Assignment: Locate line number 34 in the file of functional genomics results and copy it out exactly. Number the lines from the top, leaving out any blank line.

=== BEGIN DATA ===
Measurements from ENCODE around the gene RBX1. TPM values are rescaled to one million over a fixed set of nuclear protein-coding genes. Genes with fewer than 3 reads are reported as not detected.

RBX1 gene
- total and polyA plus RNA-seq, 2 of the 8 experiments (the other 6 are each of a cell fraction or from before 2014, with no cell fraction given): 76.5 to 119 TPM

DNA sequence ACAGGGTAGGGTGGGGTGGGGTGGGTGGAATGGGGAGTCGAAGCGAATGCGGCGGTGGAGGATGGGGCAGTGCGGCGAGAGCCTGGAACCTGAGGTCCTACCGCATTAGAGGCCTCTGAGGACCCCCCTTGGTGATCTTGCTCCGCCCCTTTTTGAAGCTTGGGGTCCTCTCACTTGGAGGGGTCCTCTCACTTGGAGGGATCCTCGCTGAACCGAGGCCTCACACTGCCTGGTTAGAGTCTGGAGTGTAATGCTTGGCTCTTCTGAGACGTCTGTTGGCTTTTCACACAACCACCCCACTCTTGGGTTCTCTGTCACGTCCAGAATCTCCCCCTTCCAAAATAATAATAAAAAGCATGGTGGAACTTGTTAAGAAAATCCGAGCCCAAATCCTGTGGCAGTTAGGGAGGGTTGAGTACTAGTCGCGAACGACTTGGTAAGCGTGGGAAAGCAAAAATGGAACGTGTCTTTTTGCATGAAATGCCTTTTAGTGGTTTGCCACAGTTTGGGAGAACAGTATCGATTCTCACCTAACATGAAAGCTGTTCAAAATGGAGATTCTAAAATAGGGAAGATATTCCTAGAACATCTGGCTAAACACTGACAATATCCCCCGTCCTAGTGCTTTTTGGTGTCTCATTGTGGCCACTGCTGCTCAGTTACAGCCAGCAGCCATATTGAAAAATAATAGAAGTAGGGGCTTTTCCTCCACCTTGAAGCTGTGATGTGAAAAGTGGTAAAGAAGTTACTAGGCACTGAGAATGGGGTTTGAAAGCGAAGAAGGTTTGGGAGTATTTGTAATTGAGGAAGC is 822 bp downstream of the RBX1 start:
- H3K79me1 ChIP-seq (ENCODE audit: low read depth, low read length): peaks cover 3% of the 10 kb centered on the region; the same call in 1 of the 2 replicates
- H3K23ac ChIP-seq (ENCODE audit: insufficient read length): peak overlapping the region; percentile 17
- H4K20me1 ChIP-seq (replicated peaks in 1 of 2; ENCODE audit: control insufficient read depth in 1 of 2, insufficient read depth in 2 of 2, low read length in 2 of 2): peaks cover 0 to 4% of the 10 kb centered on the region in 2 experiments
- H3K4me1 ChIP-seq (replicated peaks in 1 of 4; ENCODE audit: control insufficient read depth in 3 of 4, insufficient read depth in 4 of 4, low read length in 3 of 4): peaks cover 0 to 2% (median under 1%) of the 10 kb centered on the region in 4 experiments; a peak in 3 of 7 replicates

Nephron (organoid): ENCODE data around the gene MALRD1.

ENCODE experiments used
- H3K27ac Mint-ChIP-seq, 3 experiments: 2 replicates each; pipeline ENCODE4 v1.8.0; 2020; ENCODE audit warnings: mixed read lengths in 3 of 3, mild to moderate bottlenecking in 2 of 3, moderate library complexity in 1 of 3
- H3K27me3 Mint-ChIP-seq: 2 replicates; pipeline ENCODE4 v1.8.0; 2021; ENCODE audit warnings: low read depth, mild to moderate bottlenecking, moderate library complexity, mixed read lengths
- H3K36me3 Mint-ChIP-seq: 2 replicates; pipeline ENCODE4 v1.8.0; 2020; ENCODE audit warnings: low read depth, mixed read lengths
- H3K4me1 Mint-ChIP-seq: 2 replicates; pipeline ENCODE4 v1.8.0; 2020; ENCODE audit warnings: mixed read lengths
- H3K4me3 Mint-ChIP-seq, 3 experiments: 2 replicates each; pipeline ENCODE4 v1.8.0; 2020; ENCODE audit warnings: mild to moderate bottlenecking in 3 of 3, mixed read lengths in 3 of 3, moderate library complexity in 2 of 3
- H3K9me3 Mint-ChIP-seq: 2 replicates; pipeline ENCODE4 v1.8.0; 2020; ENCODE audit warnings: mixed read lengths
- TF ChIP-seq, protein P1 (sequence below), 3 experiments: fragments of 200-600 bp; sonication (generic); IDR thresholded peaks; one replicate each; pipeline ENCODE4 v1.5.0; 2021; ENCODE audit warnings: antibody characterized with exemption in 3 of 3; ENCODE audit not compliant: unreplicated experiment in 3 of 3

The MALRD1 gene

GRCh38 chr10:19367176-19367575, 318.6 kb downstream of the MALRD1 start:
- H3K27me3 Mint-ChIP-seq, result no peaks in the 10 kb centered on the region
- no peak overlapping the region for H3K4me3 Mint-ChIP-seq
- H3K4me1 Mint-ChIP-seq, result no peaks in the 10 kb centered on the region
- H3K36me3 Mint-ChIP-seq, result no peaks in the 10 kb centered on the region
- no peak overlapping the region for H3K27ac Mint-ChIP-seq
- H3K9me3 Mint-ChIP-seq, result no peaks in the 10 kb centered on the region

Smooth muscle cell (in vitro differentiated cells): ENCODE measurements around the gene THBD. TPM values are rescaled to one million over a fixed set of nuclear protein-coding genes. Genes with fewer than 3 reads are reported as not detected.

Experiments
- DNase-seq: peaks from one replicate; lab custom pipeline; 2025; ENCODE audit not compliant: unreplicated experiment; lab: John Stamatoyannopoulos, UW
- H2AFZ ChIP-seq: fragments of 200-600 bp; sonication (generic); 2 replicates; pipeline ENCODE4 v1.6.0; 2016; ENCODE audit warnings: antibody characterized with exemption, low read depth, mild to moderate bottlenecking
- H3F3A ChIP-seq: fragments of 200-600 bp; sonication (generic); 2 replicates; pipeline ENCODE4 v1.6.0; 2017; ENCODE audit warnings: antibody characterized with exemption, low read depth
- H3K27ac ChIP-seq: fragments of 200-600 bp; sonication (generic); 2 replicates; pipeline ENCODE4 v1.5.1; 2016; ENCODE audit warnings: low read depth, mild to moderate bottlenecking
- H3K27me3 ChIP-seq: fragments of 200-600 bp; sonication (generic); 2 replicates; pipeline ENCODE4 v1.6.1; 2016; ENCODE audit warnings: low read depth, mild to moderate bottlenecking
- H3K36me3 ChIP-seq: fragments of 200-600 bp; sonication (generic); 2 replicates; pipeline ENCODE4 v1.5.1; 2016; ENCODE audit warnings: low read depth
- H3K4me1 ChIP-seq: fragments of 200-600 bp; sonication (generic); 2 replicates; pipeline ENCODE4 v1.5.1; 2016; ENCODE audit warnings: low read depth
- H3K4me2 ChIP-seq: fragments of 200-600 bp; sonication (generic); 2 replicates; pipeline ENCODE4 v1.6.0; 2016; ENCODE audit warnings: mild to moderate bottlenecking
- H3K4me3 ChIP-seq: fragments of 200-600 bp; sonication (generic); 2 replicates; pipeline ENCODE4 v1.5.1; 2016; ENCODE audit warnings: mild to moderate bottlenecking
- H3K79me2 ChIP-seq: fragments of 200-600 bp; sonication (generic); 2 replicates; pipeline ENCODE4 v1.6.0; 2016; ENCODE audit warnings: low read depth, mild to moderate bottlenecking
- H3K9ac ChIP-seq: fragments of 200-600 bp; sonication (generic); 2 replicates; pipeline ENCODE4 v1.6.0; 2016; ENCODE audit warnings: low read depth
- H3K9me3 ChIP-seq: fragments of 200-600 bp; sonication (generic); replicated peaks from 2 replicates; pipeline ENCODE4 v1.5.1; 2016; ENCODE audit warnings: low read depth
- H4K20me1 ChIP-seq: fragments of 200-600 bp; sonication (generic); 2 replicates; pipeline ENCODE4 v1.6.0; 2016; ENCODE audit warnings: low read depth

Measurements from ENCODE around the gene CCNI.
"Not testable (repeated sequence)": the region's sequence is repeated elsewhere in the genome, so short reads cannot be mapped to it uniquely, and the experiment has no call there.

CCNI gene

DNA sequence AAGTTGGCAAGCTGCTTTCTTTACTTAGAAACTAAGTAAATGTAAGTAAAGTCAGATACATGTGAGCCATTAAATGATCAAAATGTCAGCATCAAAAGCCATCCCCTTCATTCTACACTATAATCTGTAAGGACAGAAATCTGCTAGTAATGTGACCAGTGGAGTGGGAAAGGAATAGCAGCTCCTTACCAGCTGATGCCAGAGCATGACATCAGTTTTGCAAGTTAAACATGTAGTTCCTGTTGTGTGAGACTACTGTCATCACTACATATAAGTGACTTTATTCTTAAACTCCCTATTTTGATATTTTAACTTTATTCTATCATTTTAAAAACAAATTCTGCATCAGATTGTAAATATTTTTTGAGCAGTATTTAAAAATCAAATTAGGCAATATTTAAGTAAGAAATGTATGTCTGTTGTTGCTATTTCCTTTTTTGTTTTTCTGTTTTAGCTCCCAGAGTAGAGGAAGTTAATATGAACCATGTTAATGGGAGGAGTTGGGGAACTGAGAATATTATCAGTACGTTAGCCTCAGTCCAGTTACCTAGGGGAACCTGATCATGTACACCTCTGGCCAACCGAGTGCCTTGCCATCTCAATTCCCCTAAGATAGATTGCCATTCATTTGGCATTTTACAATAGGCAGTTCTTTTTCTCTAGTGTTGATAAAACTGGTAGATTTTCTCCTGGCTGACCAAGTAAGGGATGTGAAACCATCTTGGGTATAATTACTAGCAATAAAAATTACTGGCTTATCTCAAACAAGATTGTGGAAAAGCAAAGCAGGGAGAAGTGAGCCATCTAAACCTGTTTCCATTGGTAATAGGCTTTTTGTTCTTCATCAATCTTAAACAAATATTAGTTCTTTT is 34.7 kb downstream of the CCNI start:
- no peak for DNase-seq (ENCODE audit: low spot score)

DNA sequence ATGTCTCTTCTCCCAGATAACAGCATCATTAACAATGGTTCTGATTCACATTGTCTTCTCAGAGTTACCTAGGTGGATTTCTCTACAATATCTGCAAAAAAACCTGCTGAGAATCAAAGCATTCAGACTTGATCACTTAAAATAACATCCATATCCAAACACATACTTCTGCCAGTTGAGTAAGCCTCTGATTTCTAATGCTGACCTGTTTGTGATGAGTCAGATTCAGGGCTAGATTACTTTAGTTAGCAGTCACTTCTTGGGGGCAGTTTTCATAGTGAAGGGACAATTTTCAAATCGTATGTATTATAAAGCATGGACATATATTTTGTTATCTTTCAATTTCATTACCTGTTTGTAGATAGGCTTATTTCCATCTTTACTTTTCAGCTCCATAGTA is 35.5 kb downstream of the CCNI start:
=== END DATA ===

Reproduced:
- H3K4me1 ChIP-seq: fragments of 200-600 bp; sonication (generic); 2 replicates; pipeline ENCODE4 v1.5.1; 2016; ENCODE audit warnings: low read depth